"THE FIRST NOVEL OF AN EXCEPTIONAL WRITER"
(YORKE, Henry) GREEN, Henry. Blindness. London & Toronto: J.M. Dent & Sons, 1926. Octavo, original blue cloth, original dust jacket. $3800.
First edition of the first novel by Henry Yorke, best known by his pen name of Henry Green, written at 18, in original dust jacket.
Henry Yorke, writing as Henry Green, "was one of the most lyrically gifted writers in our language" (Atlantic). Blindness, his debut work about a young writer struck blind, was written at 18 and published at 21 while at Oxford. Its publication "announced the entry on the literary stage of the most genuinely original novelist of his day" (Encounter). Blindness is "the first novel of an exceptional writer, and it is partly about how the main character manages to become that. 'There is more than one way of being blind,' Green told a friend… V.S. Pritchett later said Green was 'the most luminous novelist of the 30s and 40s—as Blindness foretold—and truly seminal'… always trying something new, he went on exploring the unique vision first opened up by Blindness" (Jeremy Treglown). To John Sturrock, the novel speaks to the very act of writing: "Writers do not need to see but to feel, to get away from reality by closing their eyes to it. This exchange of the sensual for the cerebral… is symbolized overpoweringly in Blindness" (Times Literary Supplement). All of Green's novels "buzz with life while he takes up, time and again, the central human dilemma of love versus loneliness. Along the way he somehow manages to turn 'the broken bottles our lives are' into art" (Washington Post). First edition, first issue with no statement of printings on copyright page. See Connolly, Modern Movement 59.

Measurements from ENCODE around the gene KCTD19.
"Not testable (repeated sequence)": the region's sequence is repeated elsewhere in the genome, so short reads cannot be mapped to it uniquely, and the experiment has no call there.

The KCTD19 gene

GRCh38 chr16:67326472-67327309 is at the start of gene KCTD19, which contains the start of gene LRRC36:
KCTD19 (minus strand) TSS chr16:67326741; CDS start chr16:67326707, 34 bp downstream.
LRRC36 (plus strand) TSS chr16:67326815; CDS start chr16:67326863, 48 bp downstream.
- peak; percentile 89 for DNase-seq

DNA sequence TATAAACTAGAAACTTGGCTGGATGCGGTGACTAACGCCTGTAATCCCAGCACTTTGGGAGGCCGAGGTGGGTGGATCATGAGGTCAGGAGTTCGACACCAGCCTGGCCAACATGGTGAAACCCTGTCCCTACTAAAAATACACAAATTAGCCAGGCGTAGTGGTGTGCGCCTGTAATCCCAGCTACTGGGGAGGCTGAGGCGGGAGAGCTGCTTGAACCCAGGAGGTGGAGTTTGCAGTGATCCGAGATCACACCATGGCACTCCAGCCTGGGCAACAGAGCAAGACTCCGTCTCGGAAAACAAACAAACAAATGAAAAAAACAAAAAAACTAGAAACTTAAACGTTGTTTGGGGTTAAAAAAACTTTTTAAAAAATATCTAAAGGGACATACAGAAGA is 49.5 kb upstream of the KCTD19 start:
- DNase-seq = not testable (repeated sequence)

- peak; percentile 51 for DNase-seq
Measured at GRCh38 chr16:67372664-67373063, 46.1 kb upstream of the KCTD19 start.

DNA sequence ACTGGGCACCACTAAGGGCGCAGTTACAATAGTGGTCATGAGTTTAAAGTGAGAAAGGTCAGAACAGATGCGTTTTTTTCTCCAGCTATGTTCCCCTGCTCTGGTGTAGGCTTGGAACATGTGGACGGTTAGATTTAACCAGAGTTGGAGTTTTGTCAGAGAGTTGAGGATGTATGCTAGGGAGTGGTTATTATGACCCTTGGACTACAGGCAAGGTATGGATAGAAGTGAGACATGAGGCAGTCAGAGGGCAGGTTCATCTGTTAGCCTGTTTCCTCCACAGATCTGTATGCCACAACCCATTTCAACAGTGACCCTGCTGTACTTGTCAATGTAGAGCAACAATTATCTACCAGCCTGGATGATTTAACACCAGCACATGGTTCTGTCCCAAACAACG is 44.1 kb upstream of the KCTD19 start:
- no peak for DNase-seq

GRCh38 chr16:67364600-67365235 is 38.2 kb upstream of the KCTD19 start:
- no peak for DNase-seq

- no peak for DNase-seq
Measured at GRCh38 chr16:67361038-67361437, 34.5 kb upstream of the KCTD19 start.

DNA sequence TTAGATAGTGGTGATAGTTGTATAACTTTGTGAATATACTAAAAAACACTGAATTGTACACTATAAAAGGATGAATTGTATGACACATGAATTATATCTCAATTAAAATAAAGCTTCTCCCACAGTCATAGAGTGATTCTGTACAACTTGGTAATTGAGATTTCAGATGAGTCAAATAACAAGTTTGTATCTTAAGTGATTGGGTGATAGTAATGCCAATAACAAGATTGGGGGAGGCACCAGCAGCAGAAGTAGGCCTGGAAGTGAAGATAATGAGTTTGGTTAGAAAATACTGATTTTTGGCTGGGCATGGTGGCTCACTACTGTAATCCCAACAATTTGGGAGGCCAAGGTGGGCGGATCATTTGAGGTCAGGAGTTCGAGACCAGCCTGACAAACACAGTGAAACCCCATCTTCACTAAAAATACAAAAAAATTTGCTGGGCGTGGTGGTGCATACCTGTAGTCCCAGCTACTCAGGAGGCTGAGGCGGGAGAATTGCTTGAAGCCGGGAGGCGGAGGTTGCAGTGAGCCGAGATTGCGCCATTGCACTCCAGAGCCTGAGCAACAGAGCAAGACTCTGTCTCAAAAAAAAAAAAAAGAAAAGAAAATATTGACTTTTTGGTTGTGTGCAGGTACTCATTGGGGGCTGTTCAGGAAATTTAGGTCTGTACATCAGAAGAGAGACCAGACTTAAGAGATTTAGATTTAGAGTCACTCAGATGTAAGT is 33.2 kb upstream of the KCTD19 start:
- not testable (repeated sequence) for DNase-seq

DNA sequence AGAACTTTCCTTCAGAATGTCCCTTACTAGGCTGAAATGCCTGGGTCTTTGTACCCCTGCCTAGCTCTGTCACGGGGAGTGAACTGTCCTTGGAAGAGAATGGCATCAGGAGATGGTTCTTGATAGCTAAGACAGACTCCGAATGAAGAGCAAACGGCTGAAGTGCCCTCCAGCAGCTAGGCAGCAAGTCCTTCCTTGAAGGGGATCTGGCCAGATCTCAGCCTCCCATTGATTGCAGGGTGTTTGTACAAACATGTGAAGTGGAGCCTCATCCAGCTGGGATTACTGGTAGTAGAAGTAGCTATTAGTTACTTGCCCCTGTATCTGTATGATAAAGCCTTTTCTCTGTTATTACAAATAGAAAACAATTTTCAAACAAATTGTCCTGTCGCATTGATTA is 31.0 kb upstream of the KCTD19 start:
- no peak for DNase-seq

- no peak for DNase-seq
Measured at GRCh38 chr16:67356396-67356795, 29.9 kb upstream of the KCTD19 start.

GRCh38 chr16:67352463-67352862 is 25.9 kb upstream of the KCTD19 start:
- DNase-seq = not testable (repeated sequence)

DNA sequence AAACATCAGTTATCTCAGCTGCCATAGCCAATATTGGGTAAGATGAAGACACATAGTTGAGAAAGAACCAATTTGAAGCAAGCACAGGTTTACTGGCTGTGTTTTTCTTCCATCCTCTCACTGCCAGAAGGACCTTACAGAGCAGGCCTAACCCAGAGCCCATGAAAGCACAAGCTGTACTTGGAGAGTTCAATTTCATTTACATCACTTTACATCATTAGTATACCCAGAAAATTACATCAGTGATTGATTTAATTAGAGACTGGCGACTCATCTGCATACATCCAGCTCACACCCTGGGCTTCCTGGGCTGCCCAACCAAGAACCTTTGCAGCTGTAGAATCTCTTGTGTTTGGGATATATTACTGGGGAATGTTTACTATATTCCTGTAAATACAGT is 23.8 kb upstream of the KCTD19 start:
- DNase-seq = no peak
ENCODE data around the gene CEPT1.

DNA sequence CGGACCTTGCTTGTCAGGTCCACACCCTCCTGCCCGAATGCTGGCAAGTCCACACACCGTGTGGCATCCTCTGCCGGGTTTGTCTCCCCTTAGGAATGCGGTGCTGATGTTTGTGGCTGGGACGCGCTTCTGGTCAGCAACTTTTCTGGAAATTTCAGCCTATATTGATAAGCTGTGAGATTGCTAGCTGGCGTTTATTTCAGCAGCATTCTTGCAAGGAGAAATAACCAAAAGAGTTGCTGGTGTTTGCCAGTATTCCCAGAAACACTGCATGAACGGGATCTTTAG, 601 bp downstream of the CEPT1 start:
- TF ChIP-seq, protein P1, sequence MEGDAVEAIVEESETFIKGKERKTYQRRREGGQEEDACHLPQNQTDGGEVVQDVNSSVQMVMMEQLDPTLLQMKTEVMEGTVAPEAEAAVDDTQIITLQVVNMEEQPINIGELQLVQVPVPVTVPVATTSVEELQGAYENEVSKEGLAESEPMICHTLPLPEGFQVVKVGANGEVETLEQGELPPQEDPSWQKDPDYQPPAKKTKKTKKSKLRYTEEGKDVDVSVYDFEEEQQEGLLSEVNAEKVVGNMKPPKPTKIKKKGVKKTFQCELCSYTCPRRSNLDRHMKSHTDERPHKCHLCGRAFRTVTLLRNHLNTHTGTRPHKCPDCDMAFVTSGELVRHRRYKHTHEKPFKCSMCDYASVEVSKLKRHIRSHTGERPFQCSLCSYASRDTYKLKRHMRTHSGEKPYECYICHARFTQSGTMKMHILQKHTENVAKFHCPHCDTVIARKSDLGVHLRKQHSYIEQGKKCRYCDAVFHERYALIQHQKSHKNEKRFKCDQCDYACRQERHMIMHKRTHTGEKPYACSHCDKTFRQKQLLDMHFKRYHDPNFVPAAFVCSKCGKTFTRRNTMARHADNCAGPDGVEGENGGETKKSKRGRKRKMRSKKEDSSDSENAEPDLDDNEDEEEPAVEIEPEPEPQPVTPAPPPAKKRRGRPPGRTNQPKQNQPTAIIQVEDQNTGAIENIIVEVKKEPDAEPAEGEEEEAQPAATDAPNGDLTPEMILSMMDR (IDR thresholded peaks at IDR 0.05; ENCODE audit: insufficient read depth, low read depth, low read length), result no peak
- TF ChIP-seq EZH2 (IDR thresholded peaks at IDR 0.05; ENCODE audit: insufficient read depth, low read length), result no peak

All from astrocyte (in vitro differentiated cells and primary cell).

Interior fresh and crisp, tiny bit of coloring to edges of bright cloth; expert restoration to lovely dust jacket. A desirable near-fine copy.